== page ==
The Golden Retriever breed, in common with many other large breed dogs, is subject to some hereditary problems which are inherited from parent to offspring. These problems include hip dysplasia, elbow dysplasia, several eye diseases and a heart condition, subaortic stenosis.
The mode of inheritance and the specific genes involved in these diseases are yet to be fully identified. Most of these conditions have complex causes and are the result of many different contributing factors. The aberrant combination of genes which predispose the dog to the disease must be inherited and then the dog is subjected to environmental stresses which exacerbate the condition. Most of these conditions are polygenic - caused by the cumulative effects of a number of genes. Some DNA tests are now available for mutations associated with single-gene traits.
The contributing environmental factors in hip and elbow dysplasia are the dog’s weight, the amount and type of exercise, and the puppy’s growth rate. These all collaborate in the expression of the disease. Other diseases such as epilepsy are suspected to have a genetic basis, but the mode of inheritance has not been identified.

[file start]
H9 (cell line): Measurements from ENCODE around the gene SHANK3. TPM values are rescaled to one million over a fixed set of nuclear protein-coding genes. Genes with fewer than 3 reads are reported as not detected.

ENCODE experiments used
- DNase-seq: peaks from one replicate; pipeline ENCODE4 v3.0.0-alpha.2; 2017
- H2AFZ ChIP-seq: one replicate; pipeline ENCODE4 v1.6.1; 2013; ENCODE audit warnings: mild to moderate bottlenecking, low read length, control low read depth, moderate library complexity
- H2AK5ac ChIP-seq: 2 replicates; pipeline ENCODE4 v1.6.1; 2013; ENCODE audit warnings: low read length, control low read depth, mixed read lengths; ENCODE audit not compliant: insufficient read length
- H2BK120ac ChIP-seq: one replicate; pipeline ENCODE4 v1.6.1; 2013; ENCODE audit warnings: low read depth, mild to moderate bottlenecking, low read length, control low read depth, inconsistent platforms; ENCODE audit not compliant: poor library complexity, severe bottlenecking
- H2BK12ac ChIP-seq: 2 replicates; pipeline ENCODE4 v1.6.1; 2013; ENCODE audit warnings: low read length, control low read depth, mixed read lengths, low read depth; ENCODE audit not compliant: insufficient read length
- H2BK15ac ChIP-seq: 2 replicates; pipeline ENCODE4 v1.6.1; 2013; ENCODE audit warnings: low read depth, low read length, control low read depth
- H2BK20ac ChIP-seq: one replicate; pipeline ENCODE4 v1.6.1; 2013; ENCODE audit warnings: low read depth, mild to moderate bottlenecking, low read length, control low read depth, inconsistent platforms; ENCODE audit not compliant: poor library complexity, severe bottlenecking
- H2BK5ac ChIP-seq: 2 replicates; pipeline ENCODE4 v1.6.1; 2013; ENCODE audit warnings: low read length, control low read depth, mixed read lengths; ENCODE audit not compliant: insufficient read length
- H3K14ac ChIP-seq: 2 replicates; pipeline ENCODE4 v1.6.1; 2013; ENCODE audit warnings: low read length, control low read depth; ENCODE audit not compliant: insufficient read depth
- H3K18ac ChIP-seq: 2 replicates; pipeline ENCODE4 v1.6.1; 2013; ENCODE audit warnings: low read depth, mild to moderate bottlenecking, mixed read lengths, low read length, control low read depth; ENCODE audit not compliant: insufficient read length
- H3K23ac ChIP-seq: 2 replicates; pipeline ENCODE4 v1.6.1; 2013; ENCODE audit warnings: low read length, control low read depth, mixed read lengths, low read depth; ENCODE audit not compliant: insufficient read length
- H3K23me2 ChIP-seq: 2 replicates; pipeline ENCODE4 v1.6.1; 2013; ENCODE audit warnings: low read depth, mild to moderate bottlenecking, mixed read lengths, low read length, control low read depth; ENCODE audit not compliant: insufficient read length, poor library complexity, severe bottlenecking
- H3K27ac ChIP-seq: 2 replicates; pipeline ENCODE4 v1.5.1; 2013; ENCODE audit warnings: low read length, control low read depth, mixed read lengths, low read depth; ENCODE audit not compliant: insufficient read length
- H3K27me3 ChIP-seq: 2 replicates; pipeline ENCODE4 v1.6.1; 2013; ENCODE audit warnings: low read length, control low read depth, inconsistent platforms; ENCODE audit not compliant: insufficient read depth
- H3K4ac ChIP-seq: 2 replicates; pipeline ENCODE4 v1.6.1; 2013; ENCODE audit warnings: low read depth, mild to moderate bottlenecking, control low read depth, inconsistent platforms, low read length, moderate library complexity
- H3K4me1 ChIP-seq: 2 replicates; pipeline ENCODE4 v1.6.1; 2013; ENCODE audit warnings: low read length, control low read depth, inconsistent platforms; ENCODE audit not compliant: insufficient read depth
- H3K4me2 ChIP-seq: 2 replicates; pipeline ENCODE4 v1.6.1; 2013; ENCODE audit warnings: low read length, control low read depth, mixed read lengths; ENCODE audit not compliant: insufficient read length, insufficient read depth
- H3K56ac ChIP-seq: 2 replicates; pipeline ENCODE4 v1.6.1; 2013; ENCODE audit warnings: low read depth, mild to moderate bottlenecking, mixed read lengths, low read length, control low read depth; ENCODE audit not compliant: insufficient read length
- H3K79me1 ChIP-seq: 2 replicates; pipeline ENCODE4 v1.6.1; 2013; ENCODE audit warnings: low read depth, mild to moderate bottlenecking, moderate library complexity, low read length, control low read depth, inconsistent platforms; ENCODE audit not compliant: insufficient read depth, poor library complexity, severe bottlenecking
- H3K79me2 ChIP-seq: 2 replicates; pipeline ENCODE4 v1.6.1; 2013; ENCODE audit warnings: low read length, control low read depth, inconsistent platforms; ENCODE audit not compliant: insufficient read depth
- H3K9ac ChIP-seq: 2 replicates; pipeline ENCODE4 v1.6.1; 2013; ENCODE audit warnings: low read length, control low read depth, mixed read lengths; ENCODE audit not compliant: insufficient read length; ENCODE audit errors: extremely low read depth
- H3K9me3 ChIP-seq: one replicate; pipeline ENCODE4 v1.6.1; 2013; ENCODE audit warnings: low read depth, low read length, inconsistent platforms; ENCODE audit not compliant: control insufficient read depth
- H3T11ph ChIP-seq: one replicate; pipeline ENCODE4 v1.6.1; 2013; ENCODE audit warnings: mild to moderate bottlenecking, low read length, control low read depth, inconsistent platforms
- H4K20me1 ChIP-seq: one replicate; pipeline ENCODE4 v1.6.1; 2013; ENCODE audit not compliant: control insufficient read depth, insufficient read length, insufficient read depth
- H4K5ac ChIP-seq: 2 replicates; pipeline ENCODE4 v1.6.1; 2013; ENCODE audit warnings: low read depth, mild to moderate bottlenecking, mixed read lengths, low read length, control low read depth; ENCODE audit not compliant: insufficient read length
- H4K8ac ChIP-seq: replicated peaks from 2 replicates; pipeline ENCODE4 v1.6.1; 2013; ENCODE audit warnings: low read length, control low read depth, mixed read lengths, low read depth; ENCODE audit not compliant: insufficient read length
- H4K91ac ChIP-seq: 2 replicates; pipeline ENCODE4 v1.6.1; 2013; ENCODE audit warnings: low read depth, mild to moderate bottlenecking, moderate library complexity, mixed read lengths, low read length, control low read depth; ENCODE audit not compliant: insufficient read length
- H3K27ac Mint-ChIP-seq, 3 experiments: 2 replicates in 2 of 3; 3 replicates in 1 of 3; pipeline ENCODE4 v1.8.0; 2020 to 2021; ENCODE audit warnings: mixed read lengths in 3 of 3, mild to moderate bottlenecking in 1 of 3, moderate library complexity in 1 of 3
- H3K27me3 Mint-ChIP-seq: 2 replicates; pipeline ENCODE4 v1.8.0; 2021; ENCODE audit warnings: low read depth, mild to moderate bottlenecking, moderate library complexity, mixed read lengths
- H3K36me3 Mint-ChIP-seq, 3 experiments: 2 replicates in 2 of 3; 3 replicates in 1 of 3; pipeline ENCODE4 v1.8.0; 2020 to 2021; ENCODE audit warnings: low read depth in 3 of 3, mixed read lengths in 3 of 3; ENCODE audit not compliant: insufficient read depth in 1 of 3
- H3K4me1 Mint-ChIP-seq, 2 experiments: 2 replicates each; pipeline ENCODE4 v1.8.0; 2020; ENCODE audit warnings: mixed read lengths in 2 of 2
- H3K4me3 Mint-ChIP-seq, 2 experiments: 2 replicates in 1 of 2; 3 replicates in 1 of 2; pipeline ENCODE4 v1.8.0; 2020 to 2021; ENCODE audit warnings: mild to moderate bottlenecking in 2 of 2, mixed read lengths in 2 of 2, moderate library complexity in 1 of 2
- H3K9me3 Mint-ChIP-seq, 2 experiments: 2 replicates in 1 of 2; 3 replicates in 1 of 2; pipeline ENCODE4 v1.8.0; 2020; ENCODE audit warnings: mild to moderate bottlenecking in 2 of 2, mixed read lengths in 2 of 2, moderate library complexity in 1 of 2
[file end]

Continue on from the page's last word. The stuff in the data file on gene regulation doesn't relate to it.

The club recommends that no dog with a serious genetic defect should be bred from. The minimum requirements to be listed on the GRCV’s puppy list and stud dog list are for both parents to have a hip and elbow grading certificate, a heart certificate and a current Australian Canine Eye Scheme (ACES) eye certificate (eye certificates are renewed annually).
An initiative introduced by the National Golden Retriever Council is for all Golden Retrievers born after 1 January 2002 to have their Hip Grading Certificates lodged with DOGS Victoria prior to the registration of their progeny.
British Veterinary Association (BVA) Canine Health Schemes
National Golden Retriever Council Breed Health Improvement Schemes
National Golden Retriever Council Breed Research Papers and Reports
Australian Golden Retriever Breeders Health Issues